LSU Manship School Senior’s Social Change Reporting Wins Top 20 Place in Hearst Television Features Competition
February 8, 2022
BATON ROUGE—LSU Manship School of Mass Communication senior Allison Kadlubar is among the top 20 winners in the Television Features Competition of the 2021-2022 Hearst Journalism Awards Program. The Tiger TV news director earned 14th place for her social change-focused feature packages. Last year, the senior, who is pursuing a dual degree in broadcast journalism and political science, earned 16th place in the same competition.
Hearst Journalism Awards Program received more than 90 entries from journalism schools across the nation. The program announced winners Jan. 11.
The program recognized Kadlubar for two broadcast reports the Lake Charles native created as a reporter for LSU’s official student-run organization Tiger TV. The senior’s feature stories spotlight mental health in gymnastics and undocumented cemeteries that are segregated.
“Placing in the top 15 this year is truly an honor,” Kadlubar said. “Jumping from 16th to 14th place meant that my hard work over the past year has improved. I try to work on stories that impact my community and spark a change. Being recognized nationally for this and my storytelling abilities encourages me to keep striving to make an impact with each story I report."
The Lake Charles native’s feature story, “Baton Rouge Gym Aims for the Gold in Reshaping Mental and Physical Health among Future Gymnasts," describes how the mental health struggles of most-decorated U.S. gymnast Simone Biles, during the 2020 Tokyo Olympics, influenced gymnastics in Baton Rouge. Kadlubar discovered Valor Gymnastics’ enrollment decreased after the mental health of young, female gymnasts became stigmatized. Biles inspired the gymnastics company to help destigmatize the mental health of girl gymnasts by having a more positive training environment and providing useful resources for mental well-being.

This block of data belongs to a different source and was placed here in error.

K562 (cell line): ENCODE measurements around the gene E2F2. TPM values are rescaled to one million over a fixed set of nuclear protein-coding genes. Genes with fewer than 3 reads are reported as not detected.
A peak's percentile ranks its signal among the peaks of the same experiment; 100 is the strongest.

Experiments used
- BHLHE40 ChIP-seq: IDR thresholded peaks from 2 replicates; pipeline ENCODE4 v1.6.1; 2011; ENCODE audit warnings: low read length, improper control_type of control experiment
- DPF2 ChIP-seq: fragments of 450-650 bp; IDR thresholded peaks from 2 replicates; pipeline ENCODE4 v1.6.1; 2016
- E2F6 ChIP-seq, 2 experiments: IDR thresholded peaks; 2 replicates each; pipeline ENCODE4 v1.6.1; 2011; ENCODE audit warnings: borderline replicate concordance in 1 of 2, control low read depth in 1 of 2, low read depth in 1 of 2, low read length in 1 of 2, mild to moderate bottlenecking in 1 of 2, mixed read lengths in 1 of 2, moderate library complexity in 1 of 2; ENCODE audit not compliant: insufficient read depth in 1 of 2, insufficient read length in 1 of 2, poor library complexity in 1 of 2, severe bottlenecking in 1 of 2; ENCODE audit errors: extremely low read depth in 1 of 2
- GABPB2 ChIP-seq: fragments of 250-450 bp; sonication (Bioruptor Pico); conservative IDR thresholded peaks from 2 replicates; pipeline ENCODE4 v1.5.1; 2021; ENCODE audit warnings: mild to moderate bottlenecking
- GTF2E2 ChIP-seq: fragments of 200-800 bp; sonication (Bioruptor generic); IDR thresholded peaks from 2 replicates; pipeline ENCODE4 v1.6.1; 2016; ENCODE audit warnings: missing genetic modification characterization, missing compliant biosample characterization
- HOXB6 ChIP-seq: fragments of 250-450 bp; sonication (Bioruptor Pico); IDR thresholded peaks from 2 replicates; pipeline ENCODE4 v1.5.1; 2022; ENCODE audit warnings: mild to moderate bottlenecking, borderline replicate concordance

“I felt like this story shined light on an issue that needed to be heard across the community,” Kadlubar said.
Kadlubar’s other feature story, "Segregated Cemeteries Still 'Haunt' Louisiana," centers on a Black sheriff’s deputy who couldn’t be buried at Oaklin Springs Cemetery in Oberlin, Louisiana last year because of Jim Crow laws that still exist in the city. While working on the story, the senior uncovered several undocumented, segregated cemeteries that aren’t reported under the Louisiana Cemetery Board. The Tiger TV news director wanted to raise awareness about the cemeteries so the board can prevent a similar problem from occurring in the future.
“When I heard about the heartbreaking incident of a cemetery rejecting a Black man from being buried there, I wanted to do everything I could to make sure this didn't happen in Louisiana again,” Kadlubar said.
Professional-in-Residence and Tiger TV Adviser Cindy Carter said Kadlubar’s continued excellence doesn’t surprise her.
“Ally understands that writers never stop learning, growing or challenging themselves,” Carter said. “She earned and deserved her placement in last year's competition. To do so again this year, with an even higher placement, demonstrates Ally's commitment to being the best journalist she can be. It's so exciting to have a young journalist like Ally in the Manship classroom and as a leader in Tiger TV.”
Founded in 1960, the Hearst Journalism Awards Program supports, encourages and assists journalism education at the university level. The program awards scholarships to students for outstanding performance in writing, photojournalism, audio, television and multimedia competitions. Read more about the 2021— 2022 Hearst Television Features winners.
LSU Student Media provides media experiences to students through The Reveille newspaper, lsureveille.com and The Reveille mobile app; Tiger TV; KLSU-FM radio; and the Gumbo yearbook. All four outlets are led and staffed by students, supported by professionals, and provide real-world experience for aspiring broadcasters, program directors, writers, editors, photographers and videographers, web producers, designers and others. Many participating students are pursuing majors through LSU’s Manship School of Mass Communication.
LSU’s Manship School of Mass Communication ranks among the strongest collegiate communication programs in the country, with its robust emphasis on media and public affairs. It offers undergraduate degrees in public relations, journalism, political communication, digital advertising and pre-law, along with four graduate degree programs: Master of Mass Communication, Ph.D. in Media and Public Affairs, Certificate of Strategic Communication and dual MMC/Law degree. Its public relations students were recently ranked the #1 team in the nation, and its digital advertising and student media teams frequently earn national recognition.